Gene Editing: Then and Now…

With the advent of CRISPR—a new, relatively simple-to-use gene-editing technology—it seemed like only a matter of time before the births of the first genetically edited children. And in November 2018, He Jiankui—a Chinese scientist—announced that two such children had been born. The unsanctioned use of this technology was in violation of Chinese law, as well as ethics and international standards around genetic modification. The scientist and his collaborators now face a combination of prison sentences, fines, and limits on their research activities that ban them from working with human reproductive technologies, as well as applying for research funding.
Outcry about the use of genetic modification in China recall the longstanding concerns of feminist activists about the potentially troublesome uses of reproductive and genetic technologies. Since the birth of the so-called “test-tube baby” in 1978, feminists have been articulating the need for caution regarding these technologies that have implications for future generations, and for which the consequences are still unknown.

An image by Adele Aldridge on the cover of the January 1988 edition of the Alberta Status of Women Action Committee Newsletter

Much of the historical opposition to reproductive and genetic technologies in the Canadian context focused on the Royal Commission on New Reproductive Technologies. In the 1980s, the Canadian Coalition on New Reproductive Technologies (p.2), led by sociologist Margrit Eichler, lobbied for a Royal Commission to study the new technologies, and to make recommendations about how governments should proceed. The Royal Commission was established in December 1989. And although its founding, organization, and activities would prove to be controversial, the Royal Commission’s 1993 report provided a relatively comprehensive framework for the governance of reproductive technologies in Canada.

Feminist organizations contributed substantially to the Commission’s consultations. The Canadian Research Institute for the Advancement of Women created a resource kit and research tool (p.8) to help interested organizations engage in relevant research and advocacy. Briefs from the National Action Committee on the Status of Women and others provided the Royal Commission with strong critiques of the technologies they were studying. At the same time, edited collections like Christine Overall’s The Future of Reproduction (release announcement p.19) and Gwynne Basen, Margrit Eichler, and Abby Lippman’s Misconceptions: The Social Construction of Choice and the New Reproductive and Genetic Technologies (release announcement p.10), brought together feminist scholars and activists to raise concerns about both the use of the technologies and the Commission itself.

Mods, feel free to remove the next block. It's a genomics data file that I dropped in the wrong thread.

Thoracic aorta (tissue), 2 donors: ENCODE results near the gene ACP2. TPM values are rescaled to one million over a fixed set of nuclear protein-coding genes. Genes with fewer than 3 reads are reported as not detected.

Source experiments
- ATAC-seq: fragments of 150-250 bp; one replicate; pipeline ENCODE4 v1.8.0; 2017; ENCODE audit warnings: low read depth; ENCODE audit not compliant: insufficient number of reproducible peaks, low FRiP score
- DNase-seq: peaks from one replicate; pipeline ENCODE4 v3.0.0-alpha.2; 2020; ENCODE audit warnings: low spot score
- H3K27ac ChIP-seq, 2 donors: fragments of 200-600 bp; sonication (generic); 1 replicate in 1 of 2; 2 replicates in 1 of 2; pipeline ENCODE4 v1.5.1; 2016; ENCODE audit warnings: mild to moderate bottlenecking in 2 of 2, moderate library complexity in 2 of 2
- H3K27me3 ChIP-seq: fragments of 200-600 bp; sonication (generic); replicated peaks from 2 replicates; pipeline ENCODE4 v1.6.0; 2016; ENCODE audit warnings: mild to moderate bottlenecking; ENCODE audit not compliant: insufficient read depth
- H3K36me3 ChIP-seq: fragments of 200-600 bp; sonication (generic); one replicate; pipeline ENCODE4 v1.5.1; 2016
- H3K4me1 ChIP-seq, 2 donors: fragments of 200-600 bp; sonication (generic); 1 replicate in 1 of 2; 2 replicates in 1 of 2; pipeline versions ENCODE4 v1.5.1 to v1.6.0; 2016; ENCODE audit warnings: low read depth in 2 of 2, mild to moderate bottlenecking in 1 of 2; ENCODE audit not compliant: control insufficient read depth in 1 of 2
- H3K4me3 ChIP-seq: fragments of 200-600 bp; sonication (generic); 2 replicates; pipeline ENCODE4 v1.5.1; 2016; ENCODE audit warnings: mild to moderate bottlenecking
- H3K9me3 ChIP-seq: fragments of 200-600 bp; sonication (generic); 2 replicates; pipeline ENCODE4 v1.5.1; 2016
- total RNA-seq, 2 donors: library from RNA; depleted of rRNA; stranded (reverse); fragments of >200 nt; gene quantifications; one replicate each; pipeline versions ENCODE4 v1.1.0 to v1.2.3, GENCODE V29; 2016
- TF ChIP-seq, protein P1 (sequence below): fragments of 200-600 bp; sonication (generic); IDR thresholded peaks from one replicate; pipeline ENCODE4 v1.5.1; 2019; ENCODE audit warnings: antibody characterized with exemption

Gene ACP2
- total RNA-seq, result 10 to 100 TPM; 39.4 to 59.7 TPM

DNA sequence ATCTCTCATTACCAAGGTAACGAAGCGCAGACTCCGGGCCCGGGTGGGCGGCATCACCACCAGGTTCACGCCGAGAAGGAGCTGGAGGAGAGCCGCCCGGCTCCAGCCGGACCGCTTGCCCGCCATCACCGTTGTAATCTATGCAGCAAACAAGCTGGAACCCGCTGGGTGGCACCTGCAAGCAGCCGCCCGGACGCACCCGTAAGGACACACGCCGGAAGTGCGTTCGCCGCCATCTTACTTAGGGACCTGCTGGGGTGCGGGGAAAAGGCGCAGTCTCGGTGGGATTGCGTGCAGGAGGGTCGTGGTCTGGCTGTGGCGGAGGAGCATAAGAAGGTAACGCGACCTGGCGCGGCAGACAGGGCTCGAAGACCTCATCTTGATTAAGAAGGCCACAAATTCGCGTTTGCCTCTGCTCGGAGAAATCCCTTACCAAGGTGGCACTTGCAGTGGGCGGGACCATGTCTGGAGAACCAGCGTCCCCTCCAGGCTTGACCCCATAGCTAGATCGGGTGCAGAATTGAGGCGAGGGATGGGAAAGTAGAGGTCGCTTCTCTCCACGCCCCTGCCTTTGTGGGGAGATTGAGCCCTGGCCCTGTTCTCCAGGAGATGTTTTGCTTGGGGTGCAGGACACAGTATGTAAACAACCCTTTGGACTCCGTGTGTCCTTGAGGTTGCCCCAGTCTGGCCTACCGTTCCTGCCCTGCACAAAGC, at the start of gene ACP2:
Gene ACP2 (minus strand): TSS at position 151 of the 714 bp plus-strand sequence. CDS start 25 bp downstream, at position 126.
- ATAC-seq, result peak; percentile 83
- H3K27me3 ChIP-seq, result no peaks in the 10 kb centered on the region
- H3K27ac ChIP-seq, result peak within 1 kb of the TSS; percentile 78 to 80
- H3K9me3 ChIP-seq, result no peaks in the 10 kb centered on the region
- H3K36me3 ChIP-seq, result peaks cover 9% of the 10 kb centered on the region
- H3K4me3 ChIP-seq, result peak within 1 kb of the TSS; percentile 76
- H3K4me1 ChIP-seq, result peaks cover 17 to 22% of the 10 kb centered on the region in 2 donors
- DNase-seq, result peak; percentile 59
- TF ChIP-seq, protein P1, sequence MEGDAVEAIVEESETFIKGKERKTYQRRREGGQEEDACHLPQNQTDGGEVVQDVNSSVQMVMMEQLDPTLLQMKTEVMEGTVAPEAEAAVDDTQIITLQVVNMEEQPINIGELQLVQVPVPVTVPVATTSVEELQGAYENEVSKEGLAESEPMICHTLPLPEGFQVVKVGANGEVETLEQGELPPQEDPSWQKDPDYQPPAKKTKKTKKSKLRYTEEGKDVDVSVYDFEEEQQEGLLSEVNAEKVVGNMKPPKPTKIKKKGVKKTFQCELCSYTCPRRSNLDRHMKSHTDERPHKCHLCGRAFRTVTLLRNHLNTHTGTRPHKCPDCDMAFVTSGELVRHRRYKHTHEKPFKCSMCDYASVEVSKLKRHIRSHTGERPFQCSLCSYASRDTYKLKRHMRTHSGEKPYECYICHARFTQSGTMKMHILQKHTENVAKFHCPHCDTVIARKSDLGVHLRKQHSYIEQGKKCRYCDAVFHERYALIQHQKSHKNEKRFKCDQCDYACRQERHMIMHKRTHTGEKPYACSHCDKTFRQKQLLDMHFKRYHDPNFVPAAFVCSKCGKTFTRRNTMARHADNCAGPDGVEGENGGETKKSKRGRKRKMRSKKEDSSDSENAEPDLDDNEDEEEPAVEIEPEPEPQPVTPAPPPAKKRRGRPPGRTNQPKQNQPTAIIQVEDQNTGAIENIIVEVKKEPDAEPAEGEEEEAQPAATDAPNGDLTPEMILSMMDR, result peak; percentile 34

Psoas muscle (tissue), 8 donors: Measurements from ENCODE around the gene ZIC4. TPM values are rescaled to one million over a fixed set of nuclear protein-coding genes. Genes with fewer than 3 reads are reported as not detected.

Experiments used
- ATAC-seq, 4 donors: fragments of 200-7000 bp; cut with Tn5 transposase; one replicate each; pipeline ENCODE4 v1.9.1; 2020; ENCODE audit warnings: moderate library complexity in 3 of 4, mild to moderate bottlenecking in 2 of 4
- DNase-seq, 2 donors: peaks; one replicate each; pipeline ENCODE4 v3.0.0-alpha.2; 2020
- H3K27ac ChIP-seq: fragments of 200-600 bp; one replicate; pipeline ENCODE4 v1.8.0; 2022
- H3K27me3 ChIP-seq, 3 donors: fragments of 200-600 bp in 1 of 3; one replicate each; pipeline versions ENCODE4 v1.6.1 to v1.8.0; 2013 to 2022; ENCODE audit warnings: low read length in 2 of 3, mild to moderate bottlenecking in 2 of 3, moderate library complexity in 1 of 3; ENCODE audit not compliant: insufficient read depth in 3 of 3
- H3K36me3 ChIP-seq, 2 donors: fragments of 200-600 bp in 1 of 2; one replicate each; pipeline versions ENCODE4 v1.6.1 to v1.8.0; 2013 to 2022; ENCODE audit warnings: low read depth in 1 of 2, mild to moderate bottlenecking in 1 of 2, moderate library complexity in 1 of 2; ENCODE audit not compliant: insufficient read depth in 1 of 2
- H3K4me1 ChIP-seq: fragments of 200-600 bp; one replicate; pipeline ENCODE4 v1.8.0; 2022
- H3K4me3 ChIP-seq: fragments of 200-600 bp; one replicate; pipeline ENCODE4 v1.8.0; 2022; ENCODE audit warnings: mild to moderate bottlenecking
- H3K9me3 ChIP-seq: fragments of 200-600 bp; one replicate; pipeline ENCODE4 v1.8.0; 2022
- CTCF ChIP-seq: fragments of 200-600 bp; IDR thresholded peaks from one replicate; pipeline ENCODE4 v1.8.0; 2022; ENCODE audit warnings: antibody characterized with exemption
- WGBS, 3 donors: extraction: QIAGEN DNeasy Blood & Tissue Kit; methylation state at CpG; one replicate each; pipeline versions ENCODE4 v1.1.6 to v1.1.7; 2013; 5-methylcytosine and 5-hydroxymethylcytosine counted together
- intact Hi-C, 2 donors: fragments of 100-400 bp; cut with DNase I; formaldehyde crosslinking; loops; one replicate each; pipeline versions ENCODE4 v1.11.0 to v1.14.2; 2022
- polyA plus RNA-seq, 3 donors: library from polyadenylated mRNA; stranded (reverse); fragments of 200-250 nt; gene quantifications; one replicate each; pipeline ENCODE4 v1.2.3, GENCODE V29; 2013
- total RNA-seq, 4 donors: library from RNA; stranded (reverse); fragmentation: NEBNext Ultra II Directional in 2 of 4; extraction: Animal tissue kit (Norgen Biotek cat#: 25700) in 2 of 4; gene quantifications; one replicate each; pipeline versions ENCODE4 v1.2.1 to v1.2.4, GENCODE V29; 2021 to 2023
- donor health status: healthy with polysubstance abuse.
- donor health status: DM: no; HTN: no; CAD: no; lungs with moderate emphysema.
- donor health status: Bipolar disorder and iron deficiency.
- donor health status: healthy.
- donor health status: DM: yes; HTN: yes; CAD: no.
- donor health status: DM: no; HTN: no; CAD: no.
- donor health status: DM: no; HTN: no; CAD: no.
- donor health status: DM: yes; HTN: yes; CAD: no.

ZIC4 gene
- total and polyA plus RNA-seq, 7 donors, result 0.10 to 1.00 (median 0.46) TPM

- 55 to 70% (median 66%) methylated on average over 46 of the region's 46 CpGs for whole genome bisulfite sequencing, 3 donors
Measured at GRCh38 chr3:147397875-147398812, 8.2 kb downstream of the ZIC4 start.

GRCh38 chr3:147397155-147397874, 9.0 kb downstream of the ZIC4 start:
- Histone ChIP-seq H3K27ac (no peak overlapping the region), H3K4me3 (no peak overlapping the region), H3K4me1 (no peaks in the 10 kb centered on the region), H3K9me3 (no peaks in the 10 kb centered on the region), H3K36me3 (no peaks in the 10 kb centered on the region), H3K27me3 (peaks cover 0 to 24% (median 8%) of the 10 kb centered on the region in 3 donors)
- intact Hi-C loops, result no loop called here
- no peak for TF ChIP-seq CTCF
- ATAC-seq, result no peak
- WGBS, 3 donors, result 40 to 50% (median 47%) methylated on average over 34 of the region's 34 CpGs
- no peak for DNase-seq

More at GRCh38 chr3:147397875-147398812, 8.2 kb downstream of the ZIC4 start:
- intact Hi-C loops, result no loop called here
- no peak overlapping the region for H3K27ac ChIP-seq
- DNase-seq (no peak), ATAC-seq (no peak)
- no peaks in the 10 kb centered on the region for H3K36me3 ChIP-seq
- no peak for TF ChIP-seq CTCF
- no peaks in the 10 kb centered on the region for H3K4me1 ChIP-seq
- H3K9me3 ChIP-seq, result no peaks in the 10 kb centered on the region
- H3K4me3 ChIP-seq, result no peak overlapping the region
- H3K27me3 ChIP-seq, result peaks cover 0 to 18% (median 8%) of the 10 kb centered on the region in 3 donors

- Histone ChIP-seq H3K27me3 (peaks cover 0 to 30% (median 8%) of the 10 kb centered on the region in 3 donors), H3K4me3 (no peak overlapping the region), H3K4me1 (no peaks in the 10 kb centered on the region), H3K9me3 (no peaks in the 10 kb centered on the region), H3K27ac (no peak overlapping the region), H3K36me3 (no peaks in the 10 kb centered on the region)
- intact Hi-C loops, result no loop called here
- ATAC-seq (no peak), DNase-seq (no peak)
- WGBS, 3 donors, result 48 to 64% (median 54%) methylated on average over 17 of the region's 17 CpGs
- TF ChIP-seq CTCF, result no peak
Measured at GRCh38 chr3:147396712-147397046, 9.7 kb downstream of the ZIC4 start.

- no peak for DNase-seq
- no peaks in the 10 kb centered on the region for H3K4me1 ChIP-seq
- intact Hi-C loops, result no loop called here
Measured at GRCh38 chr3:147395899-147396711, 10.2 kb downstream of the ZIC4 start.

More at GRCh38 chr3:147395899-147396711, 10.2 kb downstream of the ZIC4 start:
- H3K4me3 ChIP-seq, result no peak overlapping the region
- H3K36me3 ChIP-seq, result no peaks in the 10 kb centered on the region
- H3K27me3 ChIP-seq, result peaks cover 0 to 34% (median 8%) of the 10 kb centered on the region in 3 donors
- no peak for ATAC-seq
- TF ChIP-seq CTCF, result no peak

Many of the critiques focused on the potential use of genetic technologies to purposely manufacture or eliminate specific genetic traits in humans. In addition to the ways that this sort of genetic modification might undermine the rights and experiences of people with disabilities, there were worries about the unknown futures that such changes might bring.

In their brief to the the Royal Commission (p.36), the National Action Committee on the Status of Women stated to this end that:

“In genetic technologies we are attempting to change genetic characteristics without any knowledge of what such manipulations will ultimately bring about. This is despite the fact that we have learned from agriculture that many such manipulations have had disastrous effects (vulnerable strains fo grain, poisonous potatoes, pigs with rickets). As we are moving towards a greater understanding of and respect for the integrity and interconnectedness of the ecosystem, we are moving in the opposite direction with respect to reproductive technologies, ignoring the integrity and interconnectedness of our bodies themselves.”

The use of reproductive technologies in Canada has, as elsewhere has enabled a wide range of people to build their families, and to have children that might not otherwise have been born.

Still, as new technologies like CRISPR and others continue to emerge, the warnings of feminists from the 1970s onward—about moving too fast, without sufficient evidence of safety, and in ways that might harm already-marginalized groups—continue to resonate.

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